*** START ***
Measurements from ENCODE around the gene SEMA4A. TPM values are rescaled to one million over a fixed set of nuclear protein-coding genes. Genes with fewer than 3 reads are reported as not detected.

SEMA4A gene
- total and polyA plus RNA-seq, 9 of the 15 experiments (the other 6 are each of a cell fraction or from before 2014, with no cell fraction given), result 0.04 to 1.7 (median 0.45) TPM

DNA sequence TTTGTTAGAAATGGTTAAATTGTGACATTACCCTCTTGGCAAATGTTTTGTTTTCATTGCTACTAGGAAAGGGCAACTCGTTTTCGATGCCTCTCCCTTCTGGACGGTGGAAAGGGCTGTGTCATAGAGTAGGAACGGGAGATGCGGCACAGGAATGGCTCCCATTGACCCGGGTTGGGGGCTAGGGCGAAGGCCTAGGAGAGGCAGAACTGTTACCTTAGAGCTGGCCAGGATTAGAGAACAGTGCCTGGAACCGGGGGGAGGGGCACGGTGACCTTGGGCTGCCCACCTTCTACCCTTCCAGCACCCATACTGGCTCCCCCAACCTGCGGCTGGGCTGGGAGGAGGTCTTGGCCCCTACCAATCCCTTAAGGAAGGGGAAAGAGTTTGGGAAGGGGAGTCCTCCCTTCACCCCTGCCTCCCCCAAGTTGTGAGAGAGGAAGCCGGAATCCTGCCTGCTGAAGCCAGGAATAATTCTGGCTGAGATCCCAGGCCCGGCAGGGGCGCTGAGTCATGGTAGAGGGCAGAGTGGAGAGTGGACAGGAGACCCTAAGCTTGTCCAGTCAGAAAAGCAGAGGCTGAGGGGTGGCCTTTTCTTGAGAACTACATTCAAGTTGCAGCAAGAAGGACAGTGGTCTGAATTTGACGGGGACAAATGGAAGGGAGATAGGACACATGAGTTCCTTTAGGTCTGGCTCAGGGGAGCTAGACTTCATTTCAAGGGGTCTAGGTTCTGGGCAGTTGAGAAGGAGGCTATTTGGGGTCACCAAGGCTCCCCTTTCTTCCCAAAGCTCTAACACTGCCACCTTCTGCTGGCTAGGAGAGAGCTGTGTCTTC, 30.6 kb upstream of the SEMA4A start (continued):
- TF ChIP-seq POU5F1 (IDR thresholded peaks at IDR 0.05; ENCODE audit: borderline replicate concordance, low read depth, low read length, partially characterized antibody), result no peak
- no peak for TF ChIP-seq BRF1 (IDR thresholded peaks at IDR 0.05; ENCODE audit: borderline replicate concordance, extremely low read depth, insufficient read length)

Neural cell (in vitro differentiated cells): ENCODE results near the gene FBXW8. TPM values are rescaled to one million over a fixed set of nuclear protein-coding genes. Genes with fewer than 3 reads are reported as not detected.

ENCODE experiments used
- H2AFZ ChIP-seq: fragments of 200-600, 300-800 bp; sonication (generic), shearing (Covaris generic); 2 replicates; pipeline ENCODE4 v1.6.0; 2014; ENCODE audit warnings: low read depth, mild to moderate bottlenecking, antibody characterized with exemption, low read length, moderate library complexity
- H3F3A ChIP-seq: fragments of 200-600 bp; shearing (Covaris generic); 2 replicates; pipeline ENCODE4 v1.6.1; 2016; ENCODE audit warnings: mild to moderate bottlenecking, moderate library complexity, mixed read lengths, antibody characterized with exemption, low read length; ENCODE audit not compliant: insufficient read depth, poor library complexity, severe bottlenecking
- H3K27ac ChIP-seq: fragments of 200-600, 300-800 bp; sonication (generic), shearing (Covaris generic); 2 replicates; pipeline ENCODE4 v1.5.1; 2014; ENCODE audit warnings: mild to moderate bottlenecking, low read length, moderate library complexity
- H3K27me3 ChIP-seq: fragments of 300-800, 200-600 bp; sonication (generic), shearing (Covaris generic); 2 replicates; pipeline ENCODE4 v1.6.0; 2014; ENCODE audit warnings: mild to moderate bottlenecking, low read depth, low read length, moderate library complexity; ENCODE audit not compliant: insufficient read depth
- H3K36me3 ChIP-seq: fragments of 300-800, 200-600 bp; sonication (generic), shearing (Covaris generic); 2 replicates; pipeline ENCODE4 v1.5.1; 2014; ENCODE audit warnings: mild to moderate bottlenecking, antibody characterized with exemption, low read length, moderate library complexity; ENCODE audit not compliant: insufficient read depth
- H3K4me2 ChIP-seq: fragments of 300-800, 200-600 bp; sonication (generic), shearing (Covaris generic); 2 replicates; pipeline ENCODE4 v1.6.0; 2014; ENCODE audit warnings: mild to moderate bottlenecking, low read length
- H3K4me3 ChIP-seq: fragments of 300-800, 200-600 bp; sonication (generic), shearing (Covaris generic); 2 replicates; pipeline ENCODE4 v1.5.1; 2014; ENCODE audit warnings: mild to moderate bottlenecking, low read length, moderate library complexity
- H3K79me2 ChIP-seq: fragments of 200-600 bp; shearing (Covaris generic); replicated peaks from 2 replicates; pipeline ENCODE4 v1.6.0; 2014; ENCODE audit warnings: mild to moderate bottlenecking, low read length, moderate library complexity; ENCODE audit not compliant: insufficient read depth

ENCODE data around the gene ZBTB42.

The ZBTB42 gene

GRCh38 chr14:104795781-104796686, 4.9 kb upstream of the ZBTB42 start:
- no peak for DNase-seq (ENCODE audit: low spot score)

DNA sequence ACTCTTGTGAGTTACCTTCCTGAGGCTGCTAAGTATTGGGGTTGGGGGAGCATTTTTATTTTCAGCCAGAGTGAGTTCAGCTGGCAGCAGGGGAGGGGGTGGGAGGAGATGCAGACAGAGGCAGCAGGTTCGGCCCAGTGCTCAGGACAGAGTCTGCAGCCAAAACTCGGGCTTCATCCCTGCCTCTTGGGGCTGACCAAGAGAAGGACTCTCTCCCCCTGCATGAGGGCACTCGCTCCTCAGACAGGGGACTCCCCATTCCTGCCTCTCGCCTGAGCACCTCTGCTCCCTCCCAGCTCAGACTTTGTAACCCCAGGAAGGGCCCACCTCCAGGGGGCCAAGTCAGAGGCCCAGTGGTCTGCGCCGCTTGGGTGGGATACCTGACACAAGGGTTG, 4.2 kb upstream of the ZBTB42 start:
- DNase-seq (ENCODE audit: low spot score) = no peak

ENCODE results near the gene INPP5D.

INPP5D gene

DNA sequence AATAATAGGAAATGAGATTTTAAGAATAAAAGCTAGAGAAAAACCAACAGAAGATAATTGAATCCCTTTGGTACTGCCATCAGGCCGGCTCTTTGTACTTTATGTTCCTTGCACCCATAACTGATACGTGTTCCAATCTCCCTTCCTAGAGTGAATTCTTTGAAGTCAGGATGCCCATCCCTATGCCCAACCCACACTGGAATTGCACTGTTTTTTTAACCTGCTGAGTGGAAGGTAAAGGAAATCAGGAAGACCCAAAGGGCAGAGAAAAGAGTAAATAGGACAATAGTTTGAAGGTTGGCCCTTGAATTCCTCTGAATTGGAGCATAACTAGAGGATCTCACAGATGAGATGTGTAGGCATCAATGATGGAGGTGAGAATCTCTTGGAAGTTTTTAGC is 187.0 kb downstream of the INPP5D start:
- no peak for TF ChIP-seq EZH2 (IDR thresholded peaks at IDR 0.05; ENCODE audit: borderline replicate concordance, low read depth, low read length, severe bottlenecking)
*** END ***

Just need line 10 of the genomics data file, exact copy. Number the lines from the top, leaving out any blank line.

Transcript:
- H3F3A ChIP-seq: fragments of 200-600 bp; shearing (Covaris generic); 2 replicates; pipeline ENCODE4 v1.6.1; 2016; ENCODE audit warnings: mild to moderate bottlenecking, moderate library complexity, mixed read lengths, antibody characterized with exemption, low read length; ENCODE audit not compliant: insufficient read depth, poor library complexity, severe bottlenecking